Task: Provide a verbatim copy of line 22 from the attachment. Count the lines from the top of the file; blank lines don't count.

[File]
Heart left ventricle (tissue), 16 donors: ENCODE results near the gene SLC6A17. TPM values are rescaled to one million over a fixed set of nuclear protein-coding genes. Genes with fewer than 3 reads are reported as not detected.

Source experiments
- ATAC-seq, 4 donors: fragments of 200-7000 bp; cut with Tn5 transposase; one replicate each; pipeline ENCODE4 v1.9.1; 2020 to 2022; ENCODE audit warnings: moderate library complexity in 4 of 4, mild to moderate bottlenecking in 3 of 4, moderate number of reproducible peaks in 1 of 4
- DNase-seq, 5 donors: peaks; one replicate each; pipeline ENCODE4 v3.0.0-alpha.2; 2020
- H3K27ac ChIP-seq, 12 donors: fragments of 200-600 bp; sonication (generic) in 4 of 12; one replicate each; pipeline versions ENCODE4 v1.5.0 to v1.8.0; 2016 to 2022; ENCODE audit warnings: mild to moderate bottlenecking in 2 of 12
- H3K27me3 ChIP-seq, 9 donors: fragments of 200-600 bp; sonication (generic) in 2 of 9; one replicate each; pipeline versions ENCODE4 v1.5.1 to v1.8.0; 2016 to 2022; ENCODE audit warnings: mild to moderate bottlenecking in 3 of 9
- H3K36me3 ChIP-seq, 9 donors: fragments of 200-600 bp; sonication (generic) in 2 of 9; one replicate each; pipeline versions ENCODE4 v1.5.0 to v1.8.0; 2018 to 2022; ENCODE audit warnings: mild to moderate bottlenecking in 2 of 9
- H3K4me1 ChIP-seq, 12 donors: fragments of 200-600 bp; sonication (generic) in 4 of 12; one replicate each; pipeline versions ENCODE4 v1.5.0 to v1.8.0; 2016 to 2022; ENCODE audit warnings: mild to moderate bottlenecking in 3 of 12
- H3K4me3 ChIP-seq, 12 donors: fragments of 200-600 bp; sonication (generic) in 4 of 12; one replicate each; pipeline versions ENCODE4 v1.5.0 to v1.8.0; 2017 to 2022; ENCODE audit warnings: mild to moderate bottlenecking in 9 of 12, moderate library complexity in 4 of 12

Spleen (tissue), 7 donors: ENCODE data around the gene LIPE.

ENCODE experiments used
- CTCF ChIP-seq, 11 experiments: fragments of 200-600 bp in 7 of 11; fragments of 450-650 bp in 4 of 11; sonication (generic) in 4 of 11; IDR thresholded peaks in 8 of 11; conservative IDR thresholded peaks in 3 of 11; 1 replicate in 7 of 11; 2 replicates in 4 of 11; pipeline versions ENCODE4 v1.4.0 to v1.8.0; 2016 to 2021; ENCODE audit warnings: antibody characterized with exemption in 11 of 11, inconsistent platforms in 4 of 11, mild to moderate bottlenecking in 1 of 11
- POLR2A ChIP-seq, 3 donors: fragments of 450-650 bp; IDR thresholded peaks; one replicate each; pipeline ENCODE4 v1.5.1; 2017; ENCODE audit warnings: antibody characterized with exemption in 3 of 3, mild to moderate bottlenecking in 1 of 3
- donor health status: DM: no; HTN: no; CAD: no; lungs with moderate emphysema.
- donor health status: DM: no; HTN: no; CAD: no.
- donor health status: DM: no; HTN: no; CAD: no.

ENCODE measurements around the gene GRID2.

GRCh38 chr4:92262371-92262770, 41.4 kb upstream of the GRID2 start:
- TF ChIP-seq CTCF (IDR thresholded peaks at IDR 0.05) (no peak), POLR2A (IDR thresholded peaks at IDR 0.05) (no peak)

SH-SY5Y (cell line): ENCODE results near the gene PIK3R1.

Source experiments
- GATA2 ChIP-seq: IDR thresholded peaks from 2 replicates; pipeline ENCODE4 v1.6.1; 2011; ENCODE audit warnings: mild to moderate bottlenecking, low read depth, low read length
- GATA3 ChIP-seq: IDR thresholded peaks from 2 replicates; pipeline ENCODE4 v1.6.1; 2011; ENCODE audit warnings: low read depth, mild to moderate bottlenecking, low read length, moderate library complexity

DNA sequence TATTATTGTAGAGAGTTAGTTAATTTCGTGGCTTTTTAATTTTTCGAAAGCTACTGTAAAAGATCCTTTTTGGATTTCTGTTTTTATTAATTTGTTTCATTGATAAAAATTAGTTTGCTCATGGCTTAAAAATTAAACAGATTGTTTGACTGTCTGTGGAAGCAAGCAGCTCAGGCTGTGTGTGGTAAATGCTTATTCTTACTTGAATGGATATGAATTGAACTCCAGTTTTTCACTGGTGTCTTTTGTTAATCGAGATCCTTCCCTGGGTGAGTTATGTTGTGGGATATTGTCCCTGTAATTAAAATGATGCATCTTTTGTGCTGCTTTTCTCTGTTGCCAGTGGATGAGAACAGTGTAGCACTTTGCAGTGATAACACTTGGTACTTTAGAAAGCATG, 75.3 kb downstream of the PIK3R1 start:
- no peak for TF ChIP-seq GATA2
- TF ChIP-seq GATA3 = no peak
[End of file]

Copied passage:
- GATA2 ChIP-seq: IDR thresholded peaks from 2 replicates; pipeline ENCODE4 v1.6.1; 2011; ENCODE audit warnings: mild to moderate bottlenecking, low read depth, low read length